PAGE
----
What Doctors Should Ignore

Posted in Articles, Health/Medicine/Genetics, Media Archive, United States on 2018-02-14 04:27Z by Steven

What Doctors Should Ignore

The New York Times
2017-12-08

Moises Velasquez-Manoff


Joan Wong

Science has revealed how arbitrary racial categories are. Perhaps medicine will abandon them, too.

Sickle cell anemia was first described in 1910 and was quickly labeled a “black” disease. At a time when many people were preoccupied with an imagined racial hierarchy, with whites on top, the disease was cited as evidence that people of African descent were inferior. But what of white people who presented with sickle cell anemia?

Doctors twisted themselves into knots trying to explain those cases away. White sickle cell patients must have mixed backgrounds, they contended — a black forebear they didn’t know about perhaps, or one they didn’t want to mention. Or maybe white patients’ symptoms didn’t stem from sickle cell anemia at all, but some other affliction. The bottom line was, the disease was “black,” so by definition white people couldn’t get it.

Today, scientists understand the sickle cell trait as an adaptation to malaria, not evidence of inferiority. One copy of the sickle cell trait protects against malaria. Having two can cause severe anemia and even death. Scientists also know that the trait is common outside Africa across the “malaria belt” — the Arabian Peninsula, India and parts of the Mediterranean Basin. And people historically considered white can, in fact, carry it. In the Greek town of Orchomenos, for example, the gene is more prevalent than it is among African-Americans.

We know all this, and yet the racialization of the disease, the idea that it occurs only in people of sub-Saharan African descent, persists. “When I talk to medical students, I get this all the time — ‘Sickle cell is a black trait,’ ” Michael Yudell, chairman of the department of community health and prevention at the Dornsife School of Public Health at Drexel University, told me.

That’s worrisome for many reasons, he says, chief among them that it may result in subpar medical care for some patients. Case in point: California’s universal blood disorder screening program has identified thousands of nonblack children with the sickle cell trait and scores with the disease — patients who, had doctors stuck to received “wisdom,” might have been missed.

Professor Yudell belongs to a growing chorus of scholars and researchers who argue that in science at least, we need to push past the race concept and, where possible, scrap it entirely. Professor Yudell and others contend that instead of talking about race, we should talk about ancestry (which, unlike “race,” refers to one’s genetic heritage, not innate qualities); or the specific gene variants that, like the sickle cell trait, affect disease risk; or environmental factors like poverty or diet that affect some groups more than others…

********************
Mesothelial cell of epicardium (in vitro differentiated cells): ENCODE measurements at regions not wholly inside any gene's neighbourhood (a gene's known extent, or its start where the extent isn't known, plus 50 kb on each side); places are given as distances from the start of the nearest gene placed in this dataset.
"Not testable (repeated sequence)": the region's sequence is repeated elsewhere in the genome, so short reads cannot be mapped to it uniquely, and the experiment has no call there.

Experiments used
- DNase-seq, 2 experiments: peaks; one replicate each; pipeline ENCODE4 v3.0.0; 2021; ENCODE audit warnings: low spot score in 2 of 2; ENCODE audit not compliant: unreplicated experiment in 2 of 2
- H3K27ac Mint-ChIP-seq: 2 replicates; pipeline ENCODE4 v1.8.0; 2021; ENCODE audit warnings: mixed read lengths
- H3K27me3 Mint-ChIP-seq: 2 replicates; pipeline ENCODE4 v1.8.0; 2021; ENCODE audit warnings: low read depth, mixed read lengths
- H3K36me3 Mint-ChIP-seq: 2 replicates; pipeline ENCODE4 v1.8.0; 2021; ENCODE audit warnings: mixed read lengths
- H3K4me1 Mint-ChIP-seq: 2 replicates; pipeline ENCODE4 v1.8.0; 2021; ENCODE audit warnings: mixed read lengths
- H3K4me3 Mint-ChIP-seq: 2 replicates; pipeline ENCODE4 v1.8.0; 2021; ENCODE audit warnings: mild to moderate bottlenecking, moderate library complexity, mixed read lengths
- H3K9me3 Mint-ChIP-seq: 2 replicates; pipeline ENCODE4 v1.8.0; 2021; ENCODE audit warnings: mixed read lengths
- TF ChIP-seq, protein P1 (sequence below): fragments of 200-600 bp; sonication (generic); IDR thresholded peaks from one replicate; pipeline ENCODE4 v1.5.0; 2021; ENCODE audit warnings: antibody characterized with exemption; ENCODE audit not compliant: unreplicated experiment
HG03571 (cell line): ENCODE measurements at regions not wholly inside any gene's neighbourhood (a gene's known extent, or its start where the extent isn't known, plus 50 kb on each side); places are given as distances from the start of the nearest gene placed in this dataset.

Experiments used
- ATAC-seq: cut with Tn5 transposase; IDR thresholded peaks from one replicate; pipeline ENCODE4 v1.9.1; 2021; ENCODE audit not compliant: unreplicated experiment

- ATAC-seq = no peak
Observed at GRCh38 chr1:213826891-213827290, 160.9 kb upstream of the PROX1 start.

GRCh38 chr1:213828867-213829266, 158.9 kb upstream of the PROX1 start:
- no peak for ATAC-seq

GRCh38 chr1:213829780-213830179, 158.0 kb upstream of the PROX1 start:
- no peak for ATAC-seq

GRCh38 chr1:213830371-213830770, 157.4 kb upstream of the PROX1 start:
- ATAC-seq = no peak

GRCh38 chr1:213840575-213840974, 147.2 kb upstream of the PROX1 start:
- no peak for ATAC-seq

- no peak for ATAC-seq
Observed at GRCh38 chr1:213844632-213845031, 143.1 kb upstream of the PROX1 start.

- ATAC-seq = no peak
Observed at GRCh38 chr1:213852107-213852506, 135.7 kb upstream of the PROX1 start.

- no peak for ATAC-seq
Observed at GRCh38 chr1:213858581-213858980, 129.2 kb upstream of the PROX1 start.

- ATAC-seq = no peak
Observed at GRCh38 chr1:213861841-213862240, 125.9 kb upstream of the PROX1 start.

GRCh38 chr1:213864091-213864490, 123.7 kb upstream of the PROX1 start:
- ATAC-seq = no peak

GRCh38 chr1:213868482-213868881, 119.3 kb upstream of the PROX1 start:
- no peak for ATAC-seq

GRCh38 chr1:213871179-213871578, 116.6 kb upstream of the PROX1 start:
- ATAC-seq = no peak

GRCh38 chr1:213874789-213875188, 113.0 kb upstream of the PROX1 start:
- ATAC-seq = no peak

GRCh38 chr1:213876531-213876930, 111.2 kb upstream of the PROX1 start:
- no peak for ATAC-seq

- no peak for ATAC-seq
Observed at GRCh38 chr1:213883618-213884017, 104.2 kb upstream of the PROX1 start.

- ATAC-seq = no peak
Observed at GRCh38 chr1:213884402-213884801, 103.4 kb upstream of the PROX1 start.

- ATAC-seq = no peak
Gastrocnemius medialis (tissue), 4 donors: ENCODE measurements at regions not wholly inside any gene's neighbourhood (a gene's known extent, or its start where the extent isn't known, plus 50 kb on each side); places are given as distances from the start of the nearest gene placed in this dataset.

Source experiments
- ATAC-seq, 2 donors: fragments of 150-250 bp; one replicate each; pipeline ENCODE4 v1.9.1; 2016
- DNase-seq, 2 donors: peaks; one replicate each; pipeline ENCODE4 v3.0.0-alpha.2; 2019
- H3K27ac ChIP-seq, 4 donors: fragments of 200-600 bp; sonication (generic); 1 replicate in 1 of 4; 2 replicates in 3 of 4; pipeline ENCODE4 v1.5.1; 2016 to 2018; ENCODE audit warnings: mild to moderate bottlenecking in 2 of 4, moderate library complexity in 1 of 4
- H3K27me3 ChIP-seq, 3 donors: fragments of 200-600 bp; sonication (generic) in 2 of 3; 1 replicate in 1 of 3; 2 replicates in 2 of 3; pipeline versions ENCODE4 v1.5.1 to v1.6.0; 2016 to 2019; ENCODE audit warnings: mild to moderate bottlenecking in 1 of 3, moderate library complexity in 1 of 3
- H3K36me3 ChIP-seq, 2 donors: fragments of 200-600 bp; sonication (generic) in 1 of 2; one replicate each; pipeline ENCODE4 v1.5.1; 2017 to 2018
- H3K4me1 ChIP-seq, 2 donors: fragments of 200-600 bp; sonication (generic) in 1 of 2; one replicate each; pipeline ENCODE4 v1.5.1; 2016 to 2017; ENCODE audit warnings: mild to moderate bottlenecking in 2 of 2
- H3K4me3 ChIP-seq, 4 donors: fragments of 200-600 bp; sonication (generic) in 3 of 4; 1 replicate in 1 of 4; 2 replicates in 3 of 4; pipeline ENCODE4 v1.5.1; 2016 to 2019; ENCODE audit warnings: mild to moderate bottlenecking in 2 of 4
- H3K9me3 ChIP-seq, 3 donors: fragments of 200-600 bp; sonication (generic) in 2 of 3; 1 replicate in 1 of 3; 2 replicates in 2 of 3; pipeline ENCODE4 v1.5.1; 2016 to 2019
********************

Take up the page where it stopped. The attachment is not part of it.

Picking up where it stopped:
Read the entire article here.

Tags: , , , , , , , , , ,

What Scientists Mean When They Say ‘Race’ Is Not Genetic

Posted in Articles, Health/Medicine/Genetics, Media Archive on 2016-07-20 21:07Z by Steven

What Scientists Mean When They Say ‘Race’ Is Not Genetic

The Huffington Post
2016-02-09

Jacqueline Howard, Senior Science Editor

A new paper explains why it can be dangerous to think otherwise.

If a team of scientists in Philadelphia and New York have their way, using race to categorize groups of people in biological and genetic research will be forever discontinued.

The concept of race in such research is “problematic at best and harmful at worst,” the researchers argued in a new paper published in the journal Science on Friday.

However, they also said that social scientists should continue to study race as a social construct to better understand the impact of racism on health.

So what does all this mean? HuffPost Science recently posed that question and others to the paper’s co-author, Michael Yudell, who is associate professor and chair of community health and prevention at the Dornsife School of Public Health at Drexel University in Philadelphia…

Read the entire article here.

Tags: , , ,

“Race” and Science

Posted in Articles, Book/Video Reviews, Health/Medicine/Genetics, History, Media Archive on 2016-05-12 01:55Z by Steven

“Race” and Science

The Common Reader: A Journal of The Essay
2016-04-19

Garland Allen, Professor Emeritus of Biology
Washington University, St. Louis, Missouri